The significant amount of water leakages emphasizes the importance of managing water supplies more efficiently as precious water resources should not be wasted due to poor maintenance. As we strive to help vulnerable communities obtain access to clean drinking water, we recognize the significant consequences for families having to prioritize water when supplies are limited. You can read more about that here in our past blog.
Smart Water in South Korea
In South Korea, Gochang Waterworks partnered with an Australian-based IoT company called Freestyle Technology. The partnership resulted in the installation of IoT-enabled smart water meters in 24,104 households in Gochang county. The implementation of smart water meters allowed the utility to conduct remote monitoring of water usage without relying on employees to embark on monthly home visits. The outcome of the project showed improvement in the accuracy of usage-based data for billing and it also prevented more extensive damage from leakages which in turn, reduced the costs from leakages by 19%.
Moreover, the implementation of the system goes beyond providing convenience as it also presents social benefits. Unintentionally, the deployment of the new meters has increased the safety of residents – especially the elderly. It provides the utility company with an ability to inform relatives or welfare homes to check in on households and residents without water usage in case an injury or incident has unknowingly occurred. This showcases an unintended benefit of how such technological advancements can serve vulnerable groups and socially marginalized people.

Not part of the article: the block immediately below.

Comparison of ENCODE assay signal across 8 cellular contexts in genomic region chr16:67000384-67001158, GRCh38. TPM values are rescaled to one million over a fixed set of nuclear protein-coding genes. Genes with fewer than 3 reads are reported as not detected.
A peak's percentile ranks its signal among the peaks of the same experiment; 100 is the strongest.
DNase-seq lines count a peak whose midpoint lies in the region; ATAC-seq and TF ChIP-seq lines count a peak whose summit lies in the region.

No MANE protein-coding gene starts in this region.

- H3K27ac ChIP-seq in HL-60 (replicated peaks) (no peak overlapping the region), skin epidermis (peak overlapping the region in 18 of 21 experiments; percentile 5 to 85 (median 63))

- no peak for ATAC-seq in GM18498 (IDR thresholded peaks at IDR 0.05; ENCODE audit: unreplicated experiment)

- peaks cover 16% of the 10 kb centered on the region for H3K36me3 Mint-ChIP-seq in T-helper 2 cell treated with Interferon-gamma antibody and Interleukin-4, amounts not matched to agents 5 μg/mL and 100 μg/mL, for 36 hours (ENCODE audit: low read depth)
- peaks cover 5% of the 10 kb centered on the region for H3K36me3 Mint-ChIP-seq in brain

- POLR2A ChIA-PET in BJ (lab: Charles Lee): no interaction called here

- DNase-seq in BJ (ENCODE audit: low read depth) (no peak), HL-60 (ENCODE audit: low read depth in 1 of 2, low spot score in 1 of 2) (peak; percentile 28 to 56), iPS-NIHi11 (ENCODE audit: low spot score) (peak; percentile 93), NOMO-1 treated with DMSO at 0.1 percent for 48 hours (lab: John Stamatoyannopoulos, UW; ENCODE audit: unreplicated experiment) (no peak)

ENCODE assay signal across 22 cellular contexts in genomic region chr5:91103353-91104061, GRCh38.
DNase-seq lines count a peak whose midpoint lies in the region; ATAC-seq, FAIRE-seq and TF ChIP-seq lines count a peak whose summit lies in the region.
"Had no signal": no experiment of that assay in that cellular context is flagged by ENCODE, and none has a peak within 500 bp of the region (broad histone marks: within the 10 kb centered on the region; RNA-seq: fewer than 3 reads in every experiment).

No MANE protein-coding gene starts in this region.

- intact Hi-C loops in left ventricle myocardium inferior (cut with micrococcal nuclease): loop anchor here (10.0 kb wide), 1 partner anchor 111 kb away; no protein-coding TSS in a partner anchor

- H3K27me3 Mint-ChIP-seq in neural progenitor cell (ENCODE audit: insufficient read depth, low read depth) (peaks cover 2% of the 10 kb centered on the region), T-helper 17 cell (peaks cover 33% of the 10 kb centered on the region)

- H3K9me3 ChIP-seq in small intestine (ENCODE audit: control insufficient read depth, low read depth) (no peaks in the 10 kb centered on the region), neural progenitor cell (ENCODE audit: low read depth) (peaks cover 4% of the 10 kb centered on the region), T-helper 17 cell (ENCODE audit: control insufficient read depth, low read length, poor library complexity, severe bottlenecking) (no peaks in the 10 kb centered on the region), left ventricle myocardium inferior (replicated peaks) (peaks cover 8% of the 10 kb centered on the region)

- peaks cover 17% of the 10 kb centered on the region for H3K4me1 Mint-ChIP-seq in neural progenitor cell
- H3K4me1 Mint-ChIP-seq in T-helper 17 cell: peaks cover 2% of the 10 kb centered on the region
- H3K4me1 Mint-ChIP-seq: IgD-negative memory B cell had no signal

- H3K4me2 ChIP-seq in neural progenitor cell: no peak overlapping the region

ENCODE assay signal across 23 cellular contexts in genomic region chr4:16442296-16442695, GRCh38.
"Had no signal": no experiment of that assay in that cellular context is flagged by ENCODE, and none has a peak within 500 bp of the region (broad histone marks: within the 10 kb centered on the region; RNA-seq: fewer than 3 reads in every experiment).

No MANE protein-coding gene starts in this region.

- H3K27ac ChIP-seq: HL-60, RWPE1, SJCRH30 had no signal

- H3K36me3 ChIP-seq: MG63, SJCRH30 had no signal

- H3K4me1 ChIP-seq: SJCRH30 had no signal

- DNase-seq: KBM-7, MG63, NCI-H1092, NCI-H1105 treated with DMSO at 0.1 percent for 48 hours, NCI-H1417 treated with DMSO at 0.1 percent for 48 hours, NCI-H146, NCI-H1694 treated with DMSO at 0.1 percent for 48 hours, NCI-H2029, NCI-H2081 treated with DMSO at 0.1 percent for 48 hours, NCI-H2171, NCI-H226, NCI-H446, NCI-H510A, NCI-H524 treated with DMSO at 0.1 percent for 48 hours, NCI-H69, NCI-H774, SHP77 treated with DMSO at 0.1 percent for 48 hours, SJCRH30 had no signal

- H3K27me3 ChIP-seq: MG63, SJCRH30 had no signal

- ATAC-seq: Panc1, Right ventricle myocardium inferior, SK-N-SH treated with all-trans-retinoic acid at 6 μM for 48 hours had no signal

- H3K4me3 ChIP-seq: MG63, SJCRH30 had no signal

Traditional methods for water quality testing
Over the years, the quality of water has been deteriorating due to the rapid pace of industrialization, the vast development of the agricultural sector, agricultural fertilizers and weak law enforcements to prevent pollution. The presence of these pollutants jeopardize the safety and quality of water, restricting socio-economic development and causing individuals to be victims of preventable water-related illness.
Unarguably, constant monitoring of water quality is of paramount importance to prevent the outbreak of water-borne diseases and improve the quality of life for vulnerable communities.